Think well, and help someone to hope.
Then Peter came to Jesus and asked, “Lord, how many times shall I forgive my brother or sister who sins against me? Up to seven times?”
Jesus answered, “I tell you, not seven times, but seventy-seven times.
“Therefore, the kingdom of heaven is like a king who wanted to settle accounts with his servants. As he began the settlement, a man who owed him ten thousand bags of gold was brought to him. Since he was not able to pay, the master ordered that he and his wife and his children and all that he had be sold to repay the debt.
“At this the servant fell on his knees before him. ‘Be patient with me,’ he begged, ‘and I will pay back everything.’ The servant’s master took pity on him, canceled the debt and let him go.
“But when that servant went out, he found one of his fellow servants who owed him a hundred silver coins. He grabbed him and began to choke him. ‘Pay back what you owe me!’ he demanded.
“His fellow servant fell to his knees and begged him, ‘Be patient with me, and I will pay it back.’
“But he refused. Instead, he went off and had the man thrown into prison until he could pay the debt. When the other servants saw what had happened, they were outraged and went and told their master everything that had happened.
“Then the master called the servant in. ‘You wicked servant,’ he said, ‘I canceled all that debt of yours because you begged me to. Shouldn’t you have had mercy on your fellow servant just as I had on you?’ In anger his master handed him over to the jailers to be tortured, until he should pay back all he owed.
“This is how my heavenly Father will treat each of you unless you forgive your brother or sister from your heart.”
Very beautiful, Ian. We all need to experience more forgiveness. Our world will be a different place when we do.
An inspiring conclusion Karen…..thank you.
Ian this is a great blog on forgiveness. There are some things that are really hard to forgive. The scripture that always comes to mind is that if I don’t forgive then I am not forgiven. I am always asking God to let me know if there is someone I haven’t forgiven and to please let me know.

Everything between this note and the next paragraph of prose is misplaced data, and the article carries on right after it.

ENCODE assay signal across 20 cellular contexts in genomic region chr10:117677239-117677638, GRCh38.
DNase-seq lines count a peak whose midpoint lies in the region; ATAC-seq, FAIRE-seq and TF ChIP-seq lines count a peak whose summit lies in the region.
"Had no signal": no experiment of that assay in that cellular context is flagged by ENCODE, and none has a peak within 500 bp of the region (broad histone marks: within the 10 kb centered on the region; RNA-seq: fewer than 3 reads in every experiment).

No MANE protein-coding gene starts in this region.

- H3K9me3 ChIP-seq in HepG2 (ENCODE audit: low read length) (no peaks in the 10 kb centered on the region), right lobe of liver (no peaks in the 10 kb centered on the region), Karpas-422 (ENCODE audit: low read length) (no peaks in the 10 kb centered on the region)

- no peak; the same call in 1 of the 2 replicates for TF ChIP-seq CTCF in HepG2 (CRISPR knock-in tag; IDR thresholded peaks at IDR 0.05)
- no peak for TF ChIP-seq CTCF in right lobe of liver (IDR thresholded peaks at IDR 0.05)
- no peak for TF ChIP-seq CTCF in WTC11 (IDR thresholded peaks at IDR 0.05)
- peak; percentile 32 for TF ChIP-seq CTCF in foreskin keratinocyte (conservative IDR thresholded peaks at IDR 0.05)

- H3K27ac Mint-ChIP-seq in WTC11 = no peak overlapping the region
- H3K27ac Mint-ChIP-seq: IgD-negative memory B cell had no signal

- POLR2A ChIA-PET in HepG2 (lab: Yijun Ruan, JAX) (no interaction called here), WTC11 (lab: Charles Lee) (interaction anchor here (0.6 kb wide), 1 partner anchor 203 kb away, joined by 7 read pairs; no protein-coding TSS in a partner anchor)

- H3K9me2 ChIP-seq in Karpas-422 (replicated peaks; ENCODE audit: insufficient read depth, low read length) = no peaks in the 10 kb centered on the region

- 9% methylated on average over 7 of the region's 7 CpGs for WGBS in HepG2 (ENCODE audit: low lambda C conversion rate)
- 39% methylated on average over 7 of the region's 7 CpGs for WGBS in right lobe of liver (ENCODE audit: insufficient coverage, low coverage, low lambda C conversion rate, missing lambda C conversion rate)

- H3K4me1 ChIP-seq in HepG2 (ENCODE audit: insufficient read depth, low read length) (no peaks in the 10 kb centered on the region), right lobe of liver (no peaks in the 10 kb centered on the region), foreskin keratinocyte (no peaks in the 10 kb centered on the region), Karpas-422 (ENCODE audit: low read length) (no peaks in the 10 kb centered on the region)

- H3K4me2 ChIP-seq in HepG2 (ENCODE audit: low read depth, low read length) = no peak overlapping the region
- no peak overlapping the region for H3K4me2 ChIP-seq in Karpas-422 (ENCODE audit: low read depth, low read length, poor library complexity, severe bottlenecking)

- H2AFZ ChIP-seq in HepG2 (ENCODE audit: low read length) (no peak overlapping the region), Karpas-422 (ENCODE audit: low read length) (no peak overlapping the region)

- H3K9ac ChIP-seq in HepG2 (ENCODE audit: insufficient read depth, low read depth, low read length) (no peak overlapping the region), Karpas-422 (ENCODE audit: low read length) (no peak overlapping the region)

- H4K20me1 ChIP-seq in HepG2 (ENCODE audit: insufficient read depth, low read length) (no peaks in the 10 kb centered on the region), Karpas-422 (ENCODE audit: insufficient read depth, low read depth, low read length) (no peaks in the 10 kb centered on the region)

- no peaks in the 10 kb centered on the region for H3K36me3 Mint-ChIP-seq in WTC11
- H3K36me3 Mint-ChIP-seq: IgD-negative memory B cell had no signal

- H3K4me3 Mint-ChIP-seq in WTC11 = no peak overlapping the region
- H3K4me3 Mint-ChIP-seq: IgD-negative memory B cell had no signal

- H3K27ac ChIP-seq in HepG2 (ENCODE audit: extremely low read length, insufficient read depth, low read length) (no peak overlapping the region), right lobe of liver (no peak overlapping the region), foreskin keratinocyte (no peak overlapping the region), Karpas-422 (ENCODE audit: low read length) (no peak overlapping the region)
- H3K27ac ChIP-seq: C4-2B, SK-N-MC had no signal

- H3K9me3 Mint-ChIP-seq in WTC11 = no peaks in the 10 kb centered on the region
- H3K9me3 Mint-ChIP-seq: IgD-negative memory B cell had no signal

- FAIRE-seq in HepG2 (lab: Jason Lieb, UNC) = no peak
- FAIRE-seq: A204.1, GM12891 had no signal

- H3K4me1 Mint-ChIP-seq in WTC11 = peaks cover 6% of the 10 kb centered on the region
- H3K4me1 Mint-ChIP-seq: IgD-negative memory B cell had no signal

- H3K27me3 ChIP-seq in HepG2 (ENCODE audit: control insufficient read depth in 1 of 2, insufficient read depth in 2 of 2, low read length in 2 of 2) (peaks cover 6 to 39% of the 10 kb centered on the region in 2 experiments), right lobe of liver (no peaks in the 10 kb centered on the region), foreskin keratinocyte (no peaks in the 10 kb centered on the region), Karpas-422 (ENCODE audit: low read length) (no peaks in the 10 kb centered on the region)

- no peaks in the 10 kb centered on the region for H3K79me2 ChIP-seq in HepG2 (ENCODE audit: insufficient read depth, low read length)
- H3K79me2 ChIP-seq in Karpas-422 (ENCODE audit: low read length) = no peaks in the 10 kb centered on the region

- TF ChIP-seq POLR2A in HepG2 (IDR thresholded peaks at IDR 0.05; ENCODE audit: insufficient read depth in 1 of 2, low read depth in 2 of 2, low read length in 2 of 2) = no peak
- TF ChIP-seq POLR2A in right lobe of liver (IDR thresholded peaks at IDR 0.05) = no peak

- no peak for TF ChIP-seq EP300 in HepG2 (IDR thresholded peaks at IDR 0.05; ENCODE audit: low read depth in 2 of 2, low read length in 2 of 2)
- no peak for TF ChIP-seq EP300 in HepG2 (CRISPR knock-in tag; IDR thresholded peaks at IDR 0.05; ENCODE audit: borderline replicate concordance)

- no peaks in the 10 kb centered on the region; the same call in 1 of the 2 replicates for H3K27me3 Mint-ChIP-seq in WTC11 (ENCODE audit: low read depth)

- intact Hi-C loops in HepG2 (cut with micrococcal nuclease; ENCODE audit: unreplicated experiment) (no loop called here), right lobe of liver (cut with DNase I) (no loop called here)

Thanks for sharing this important message about forgiveness.
Mary Ann, if we have a forgiving heart and attitude, the situation you mention is covered by God’s grace, and we don’t have to worry.
Thanks Ian for your insights into the Gospel subject of Forgiveness. Jesus seem to give us very little wiggle room, if any, when it comes to forgiving others their trespasses against us; except as noted in your blog where grace is applied to our unintentionally forgetting our sins against others. I believe the Scriptures teach that “grace” is also applied where our understanding is limited. I believe there is another aspect where forgiveness is required; such as infractions against people by people we don’t know and have not seen. These are sins against children and others, such as human trafficking, child abuse, porn, war etc. It is hard to comprehend the impact of such crimes/sins on the victimized and on society. I don’t see how it is possible to forgive such atrocities on our own. Yet we are required to forgive, and only through the love and atonement of Christ can we do this. On one hand, it is hard to rightly judge a person when we do not know their background, conditioning, teachings and childhood, etc. However, these acts are heinous, and cannot be tolerated by society, and must be judged according to relevant civil laws. There is a scripture that states, “I, the Lord, will forgive whom I will forgive, but unto you it is required to forgive all men.” Jesus knew that forgiveness brings light and happiness into our lives; while being unforgiving gathers differing degrees of darkness, nagging unhappiness, and bitterness into our hearts and souls. He wants us to be happy in the light of His Gospel. Through the study of Jesus’ teachings, and by admitting we are unable to rightly judge others, and by trying to understand the depths of His Love and Atonement; we can become more able to understand people and apply forgiveness in our lives.
Don, this is a good summary of forgiveness, including aspects I didn’t cover. Your comment, “Jesus knew that forgiveness brings light and happiness into our lives; while being unforgiving gathers differing degrees of darkness, nagging unhappiness, and bitterness into our hearts and souls,” is a true and powerful statement. Thanks.